Born as I was the citizen of a free state and a member of its sovereign body, the very right to vote imposes on me the duty to instruct myself in public affairs, however little influence my voice may have in them.
— Jean-Jacques Rousseau, The Social Contract

With All Your Lies, You're Still Very Lovable

The body of work titled, With all your lies, you’re still very lovable is the outcome of an exploration of my relationship with my country. In a world that seems full of turmoil and corruption, the search for someone to blame is overwhelming. Shifting perspective and instead pointing the finger of perception inward, reveals the great responsibility of citizenship and causes new stories to unfold.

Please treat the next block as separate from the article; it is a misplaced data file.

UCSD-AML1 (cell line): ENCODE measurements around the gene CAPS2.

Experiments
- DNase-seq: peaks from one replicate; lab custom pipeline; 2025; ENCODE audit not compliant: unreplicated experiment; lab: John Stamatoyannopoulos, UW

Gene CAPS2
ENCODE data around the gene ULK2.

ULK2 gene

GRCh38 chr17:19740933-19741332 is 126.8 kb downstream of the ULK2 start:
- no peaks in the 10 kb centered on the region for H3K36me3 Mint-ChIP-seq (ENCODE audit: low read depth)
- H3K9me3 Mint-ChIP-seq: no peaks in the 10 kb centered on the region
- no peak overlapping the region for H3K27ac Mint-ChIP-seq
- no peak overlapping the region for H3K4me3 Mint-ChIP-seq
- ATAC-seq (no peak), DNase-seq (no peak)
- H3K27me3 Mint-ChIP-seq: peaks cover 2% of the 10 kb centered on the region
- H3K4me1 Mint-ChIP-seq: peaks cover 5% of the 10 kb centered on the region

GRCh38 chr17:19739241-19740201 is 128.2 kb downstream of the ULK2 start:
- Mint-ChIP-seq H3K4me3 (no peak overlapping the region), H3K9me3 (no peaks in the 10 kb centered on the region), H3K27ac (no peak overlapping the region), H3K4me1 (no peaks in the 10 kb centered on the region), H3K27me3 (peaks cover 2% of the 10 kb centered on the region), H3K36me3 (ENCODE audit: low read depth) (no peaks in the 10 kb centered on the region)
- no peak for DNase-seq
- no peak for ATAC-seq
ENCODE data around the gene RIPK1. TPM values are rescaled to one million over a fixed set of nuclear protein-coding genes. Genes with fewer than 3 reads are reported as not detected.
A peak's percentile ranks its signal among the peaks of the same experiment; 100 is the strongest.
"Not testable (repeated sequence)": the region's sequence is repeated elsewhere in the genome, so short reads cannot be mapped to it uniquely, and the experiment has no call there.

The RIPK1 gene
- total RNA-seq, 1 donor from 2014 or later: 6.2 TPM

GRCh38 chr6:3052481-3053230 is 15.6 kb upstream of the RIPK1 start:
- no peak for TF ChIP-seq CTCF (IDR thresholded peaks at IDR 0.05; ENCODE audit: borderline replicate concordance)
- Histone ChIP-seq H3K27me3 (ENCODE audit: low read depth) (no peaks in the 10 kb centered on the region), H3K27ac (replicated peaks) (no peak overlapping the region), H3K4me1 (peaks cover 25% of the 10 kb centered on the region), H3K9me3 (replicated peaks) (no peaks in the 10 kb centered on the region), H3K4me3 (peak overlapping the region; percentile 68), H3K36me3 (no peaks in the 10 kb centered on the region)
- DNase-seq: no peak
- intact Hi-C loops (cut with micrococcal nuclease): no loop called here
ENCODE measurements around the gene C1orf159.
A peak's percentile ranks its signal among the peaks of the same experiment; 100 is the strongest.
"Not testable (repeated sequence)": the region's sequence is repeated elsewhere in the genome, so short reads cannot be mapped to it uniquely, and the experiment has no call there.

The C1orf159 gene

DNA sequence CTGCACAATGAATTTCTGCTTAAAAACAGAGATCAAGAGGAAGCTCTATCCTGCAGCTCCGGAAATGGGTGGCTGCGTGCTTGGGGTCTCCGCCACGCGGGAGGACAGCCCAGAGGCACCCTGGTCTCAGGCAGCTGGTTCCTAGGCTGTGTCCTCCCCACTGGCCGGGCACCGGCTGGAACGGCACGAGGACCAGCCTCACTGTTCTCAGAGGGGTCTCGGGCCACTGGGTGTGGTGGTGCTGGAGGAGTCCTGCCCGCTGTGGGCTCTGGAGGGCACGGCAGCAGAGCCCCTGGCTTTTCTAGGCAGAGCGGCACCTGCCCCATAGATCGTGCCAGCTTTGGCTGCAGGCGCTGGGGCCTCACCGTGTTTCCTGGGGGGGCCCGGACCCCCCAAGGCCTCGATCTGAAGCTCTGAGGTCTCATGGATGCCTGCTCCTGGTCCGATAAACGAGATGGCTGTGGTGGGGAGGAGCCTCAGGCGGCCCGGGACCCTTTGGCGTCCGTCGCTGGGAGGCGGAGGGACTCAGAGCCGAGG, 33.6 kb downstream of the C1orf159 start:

From The Social Contract, Rousseau continues, “For every individual as a man may have a private will contrary to, or different from, the general will that he has as a citizen. His private interest may speak with a very different voice from that of the public interest; his absolute and naturally independent existence may make him regard what he owes to the common cause as a gratuitous contribution, the loss of which would be less painful for others than the payment is onerous for him; and fancying that the artificial person which constitutes the state is a mere fictitious entity (since it is not a man), he might seek to enjoy the rights of a citizen without doing the duties of a subject. The growth of this kind of injustice would bring about the ruin of the body politic.”

This work investigates themes of personal accountability and the importance of considering how individual actions can effect the whole.